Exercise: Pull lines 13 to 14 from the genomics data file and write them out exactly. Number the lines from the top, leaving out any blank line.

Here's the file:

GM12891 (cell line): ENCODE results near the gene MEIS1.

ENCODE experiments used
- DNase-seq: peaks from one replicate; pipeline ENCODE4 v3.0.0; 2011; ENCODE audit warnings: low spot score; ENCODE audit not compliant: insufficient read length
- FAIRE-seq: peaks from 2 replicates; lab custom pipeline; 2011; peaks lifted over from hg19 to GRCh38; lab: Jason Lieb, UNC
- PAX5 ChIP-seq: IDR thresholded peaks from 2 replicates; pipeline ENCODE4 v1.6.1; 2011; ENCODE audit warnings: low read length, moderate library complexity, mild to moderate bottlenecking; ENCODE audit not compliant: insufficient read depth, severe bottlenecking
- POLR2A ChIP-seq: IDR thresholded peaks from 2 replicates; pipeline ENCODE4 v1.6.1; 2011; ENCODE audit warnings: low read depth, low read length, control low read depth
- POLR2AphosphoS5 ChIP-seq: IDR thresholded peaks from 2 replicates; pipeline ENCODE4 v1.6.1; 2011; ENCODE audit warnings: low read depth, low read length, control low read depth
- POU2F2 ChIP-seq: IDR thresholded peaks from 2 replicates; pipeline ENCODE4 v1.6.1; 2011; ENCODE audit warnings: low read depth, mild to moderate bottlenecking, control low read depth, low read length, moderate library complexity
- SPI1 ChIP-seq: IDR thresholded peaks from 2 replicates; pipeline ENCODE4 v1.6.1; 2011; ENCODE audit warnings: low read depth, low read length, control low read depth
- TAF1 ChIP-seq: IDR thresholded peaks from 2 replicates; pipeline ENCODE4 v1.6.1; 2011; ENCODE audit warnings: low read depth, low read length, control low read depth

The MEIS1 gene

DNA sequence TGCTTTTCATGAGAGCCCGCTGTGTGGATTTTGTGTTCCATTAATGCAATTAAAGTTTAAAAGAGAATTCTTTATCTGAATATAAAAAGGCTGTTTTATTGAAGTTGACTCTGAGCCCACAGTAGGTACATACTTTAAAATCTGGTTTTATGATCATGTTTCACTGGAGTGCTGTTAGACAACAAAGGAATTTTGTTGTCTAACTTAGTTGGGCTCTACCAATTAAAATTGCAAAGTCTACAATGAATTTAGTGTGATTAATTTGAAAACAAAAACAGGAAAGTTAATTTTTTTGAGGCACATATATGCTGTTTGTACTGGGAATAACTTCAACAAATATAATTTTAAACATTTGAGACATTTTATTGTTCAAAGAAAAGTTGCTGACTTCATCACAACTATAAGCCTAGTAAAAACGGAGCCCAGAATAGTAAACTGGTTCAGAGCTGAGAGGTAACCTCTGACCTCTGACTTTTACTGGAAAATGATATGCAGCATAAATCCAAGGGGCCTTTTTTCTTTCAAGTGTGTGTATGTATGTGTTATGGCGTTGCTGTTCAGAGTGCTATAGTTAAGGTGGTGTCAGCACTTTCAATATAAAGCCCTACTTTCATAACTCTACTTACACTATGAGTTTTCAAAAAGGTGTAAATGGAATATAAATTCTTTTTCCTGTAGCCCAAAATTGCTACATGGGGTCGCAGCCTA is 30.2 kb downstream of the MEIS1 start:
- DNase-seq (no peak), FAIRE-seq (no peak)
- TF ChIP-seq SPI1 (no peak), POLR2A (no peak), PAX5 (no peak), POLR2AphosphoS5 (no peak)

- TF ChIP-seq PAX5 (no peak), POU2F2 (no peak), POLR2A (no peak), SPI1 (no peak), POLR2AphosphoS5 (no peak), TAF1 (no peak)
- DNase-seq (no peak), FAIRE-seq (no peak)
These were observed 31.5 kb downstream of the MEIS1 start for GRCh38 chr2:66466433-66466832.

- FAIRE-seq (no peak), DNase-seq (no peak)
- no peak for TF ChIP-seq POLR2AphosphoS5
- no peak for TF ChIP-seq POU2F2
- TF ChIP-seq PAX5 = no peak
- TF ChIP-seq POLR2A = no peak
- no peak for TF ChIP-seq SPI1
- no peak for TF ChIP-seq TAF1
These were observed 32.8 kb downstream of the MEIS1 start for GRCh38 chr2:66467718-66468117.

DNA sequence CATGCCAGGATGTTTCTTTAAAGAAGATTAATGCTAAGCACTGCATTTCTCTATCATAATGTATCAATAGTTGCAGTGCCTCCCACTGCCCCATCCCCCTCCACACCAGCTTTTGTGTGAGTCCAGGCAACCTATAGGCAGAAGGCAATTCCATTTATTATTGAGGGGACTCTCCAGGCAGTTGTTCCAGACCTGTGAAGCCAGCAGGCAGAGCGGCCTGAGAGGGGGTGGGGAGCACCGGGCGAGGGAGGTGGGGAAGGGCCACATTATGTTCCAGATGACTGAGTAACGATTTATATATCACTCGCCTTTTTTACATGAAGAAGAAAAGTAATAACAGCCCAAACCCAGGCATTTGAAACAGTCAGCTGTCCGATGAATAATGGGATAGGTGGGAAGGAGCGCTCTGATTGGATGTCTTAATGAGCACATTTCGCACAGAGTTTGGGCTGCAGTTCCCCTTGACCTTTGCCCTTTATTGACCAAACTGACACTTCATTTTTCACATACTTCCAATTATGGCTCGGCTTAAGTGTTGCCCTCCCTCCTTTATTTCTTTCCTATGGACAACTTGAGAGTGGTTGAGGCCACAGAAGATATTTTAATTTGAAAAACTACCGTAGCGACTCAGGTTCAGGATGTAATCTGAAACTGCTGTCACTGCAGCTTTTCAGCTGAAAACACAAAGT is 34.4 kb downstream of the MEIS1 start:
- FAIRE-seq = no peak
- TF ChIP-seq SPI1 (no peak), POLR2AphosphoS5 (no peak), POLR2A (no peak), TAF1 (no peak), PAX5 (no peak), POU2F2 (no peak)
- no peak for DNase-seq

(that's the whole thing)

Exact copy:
- DNase-seq (no peak), FAIRE-seq (no peak)
- TF ChIP-seq SPI1 (no peak), POLR2A (no peak), PAX5 (no peak), POLR2AphosphoS5 (no peak)